certificate services

I have a standalone root CA configured with a 408 bit key and sha1 as the csp. I want to install a enterprise subordinate CA with 2048 bit key and with sha 256 as csp. is there a problem with this configuration.
Who is Participating?
David Johnson, CD, MVPConnect With a Mentor OwnerCommented:
since you have a root CA and several issuing CA's, it is not required to upgrade your root ca to SHA256 or SHA-2.  Web Browsers will not use SHA-1 certificates in the future.. SO only the CA that issues the certificate to your WEB/Exhange servers require a change to SHA2 or higher. Each CA has their own policies (capolicy.inf) . The very first thing you must do on the server that you are going to implement a CA is to create a capolicy.inf that goes in the c:\windows folder.  Each CA has their own CDP,CRL's and AIA's.

As long as the chain is not broken then you are fine.
David Johnson, CD, MVPOwnerCommented:
Not a problem.
Adam BrownSr Solutions ArchitectCommented:
Nope. Stand alone CAs are just that. Stand alone. It won't interact with the Enterprise CA in any way whatsoever. One thing you'll need to be aware of, though, is that requesting certificates will default to using the Enterprise CA, so you will need to make sure you are choosing to develop a CSR without the enrollment policy if you want the Stand-alone CA to issue the certificate.
Simplify Active Directory Administration

Administration of Active Directory does not have to be hard.  Too often what should be a simple task is made more difficult than it needs to be.The solution?  Hyena from SystemTools Software.  With ease-of-use as well as powerful importing and bulk updating capabilities.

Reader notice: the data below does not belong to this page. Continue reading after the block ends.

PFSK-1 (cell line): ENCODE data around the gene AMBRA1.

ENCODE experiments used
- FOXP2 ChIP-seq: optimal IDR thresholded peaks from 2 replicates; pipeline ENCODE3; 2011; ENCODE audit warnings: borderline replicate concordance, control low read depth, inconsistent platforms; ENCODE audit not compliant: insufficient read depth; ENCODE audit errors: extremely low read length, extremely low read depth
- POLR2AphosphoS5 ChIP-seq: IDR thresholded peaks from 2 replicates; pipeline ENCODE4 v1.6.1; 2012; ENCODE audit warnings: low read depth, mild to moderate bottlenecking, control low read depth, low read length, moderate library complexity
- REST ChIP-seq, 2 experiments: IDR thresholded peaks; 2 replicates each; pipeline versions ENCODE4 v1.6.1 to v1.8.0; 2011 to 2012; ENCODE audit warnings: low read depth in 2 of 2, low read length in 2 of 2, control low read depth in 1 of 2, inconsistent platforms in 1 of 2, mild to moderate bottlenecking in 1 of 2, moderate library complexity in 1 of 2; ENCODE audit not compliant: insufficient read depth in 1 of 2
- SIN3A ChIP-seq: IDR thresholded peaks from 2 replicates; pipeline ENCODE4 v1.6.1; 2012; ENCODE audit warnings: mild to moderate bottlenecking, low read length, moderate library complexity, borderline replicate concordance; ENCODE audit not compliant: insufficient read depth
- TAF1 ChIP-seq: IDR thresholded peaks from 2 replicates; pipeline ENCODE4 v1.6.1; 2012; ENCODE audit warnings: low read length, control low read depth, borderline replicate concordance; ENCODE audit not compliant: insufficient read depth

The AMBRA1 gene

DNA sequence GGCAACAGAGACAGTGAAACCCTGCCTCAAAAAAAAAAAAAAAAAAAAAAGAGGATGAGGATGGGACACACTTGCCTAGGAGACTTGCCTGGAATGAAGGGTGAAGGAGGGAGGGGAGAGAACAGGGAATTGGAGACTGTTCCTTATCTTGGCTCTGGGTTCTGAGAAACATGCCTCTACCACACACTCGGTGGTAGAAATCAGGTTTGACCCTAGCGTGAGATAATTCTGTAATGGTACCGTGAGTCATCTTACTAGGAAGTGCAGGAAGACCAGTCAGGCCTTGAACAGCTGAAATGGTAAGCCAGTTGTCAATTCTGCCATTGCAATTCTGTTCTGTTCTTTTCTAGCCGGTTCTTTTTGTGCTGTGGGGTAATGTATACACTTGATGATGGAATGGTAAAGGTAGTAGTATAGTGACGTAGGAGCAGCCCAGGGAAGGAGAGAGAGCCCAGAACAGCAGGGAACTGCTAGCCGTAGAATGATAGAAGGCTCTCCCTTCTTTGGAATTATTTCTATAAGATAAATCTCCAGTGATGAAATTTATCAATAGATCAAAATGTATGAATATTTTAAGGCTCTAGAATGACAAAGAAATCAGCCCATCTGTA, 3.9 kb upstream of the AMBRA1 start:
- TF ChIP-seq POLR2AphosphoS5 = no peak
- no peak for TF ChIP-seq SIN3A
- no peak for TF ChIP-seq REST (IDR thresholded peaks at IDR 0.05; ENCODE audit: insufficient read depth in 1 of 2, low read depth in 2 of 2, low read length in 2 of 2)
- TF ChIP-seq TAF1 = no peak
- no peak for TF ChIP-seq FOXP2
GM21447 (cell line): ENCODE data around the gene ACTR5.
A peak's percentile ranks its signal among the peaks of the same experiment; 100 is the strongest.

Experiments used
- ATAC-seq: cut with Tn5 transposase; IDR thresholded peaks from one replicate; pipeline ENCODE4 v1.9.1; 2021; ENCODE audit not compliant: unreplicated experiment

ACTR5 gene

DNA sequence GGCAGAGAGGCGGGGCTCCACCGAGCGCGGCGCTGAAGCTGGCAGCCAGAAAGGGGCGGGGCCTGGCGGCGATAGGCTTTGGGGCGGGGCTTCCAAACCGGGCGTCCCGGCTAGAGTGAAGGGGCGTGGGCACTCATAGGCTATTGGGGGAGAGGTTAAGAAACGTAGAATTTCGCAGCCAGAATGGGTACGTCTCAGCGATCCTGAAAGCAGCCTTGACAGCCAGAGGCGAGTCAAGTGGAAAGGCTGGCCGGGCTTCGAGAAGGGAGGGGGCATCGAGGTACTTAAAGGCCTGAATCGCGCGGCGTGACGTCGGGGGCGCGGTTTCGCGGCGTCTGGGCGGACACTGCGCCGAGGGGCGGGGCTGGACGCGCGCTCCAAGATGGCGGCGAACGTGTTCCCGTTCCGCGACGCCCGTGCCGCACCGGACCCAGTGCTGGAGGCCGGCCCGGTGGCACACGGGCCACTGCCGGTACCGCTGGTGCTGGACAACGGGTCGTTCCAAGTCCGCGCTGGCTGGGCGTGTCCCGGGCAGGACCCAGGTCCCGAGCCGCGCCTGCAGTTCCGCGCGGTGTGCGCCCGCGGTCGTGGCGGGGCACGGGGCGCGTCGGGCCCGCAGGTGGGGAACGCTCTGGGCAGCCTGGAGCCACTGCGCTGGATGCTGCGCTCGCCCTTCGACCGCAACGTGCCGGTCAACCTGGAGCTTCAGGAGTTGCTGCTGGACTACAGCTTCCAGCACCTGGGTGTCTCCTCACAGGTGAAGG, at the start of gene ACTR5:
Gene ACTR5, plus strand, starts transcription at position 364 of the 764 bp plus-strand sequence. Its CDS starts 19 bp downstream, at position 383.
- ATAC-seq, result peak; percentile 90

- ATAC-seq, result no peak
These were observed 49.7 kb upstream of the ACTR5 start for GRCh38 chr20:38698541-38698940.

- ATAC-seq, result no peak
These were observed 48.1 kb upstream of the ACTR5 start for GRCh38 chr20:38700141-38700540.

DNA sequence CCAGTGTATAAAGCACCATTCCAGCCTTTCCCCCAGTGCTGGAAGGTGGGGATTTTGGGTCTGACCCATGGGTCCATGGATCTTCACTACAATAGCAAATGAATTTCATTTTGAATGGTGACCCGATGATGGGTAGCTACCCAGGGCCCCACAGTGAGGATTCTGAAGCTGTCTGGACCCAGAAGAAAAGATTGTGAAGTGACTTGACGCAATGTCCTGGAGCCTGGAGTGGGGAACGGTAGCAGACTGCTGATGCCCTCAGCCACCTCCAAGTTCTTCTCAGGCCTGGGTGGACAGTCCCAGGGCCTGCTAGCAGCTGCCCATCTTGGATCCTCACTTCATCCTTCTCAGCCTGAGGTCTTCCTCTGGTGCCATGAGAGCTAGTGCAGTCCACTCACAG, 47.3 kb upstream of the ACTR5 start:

Aamer-Author Commented:
I already have a standalone root CA and two enterprise subordinate CA using SHA1. Now I am installing a new CA and came across articles that SHA-1 will be deprecated from 1st jan 2017. browsers will not honor any certificate with SHA-1 from 2017. we are using private certificate authorities and have issued certificated to many servers and clients. read a lot of articles that sugges to upgrade both the root ca and subordinate ca. please sugges.
is it required that I u[grade the complete hierarchy to SHA-1. how do I go about this.
Aamer-Author Commented:
Thanks a lot for your reply. So in my case, on all the subordinate CA's, I change the CSP to SHA-2 and I believe I have to reissue certificates all my web servers and exchange servers. on the servers which are already installed is it enough if I just change the CSP to SHA-2 and reissue certificates. appreciate if you can slightly simplify this for me.
David Johnson, CD, MVPOwnerCommented:
That is correct you have to reissue and reinstall the certificates.
Aamer-Author Commented:
Just to reconfirm, please correct me if I am wrong

1. Nothing to be done on the standalone Root CA
2. on the existing Enterprise Subordinate CA's change CSP from SHA-1 to SHA2 (using GUI)
3 reissue certificates for web/exchange servers.
4. install the new CA with SHA2  irrespective of the configuration of the root CA.
5. please let me know if this is a safe procedure as a lot of certificates have been issued already   and      if   I change will the already issued certificates have any issues.
6. if you have a document that can help me with this change I will be grateful as I have to do this task in a couple of days in production.
Question has a verified solution.

Are you are experiencing a similar issue? Get a personalized answer when you ask a related question.

Have a better answer? Share it in a comment.

All Courses

From novice to tech pro — start learning today.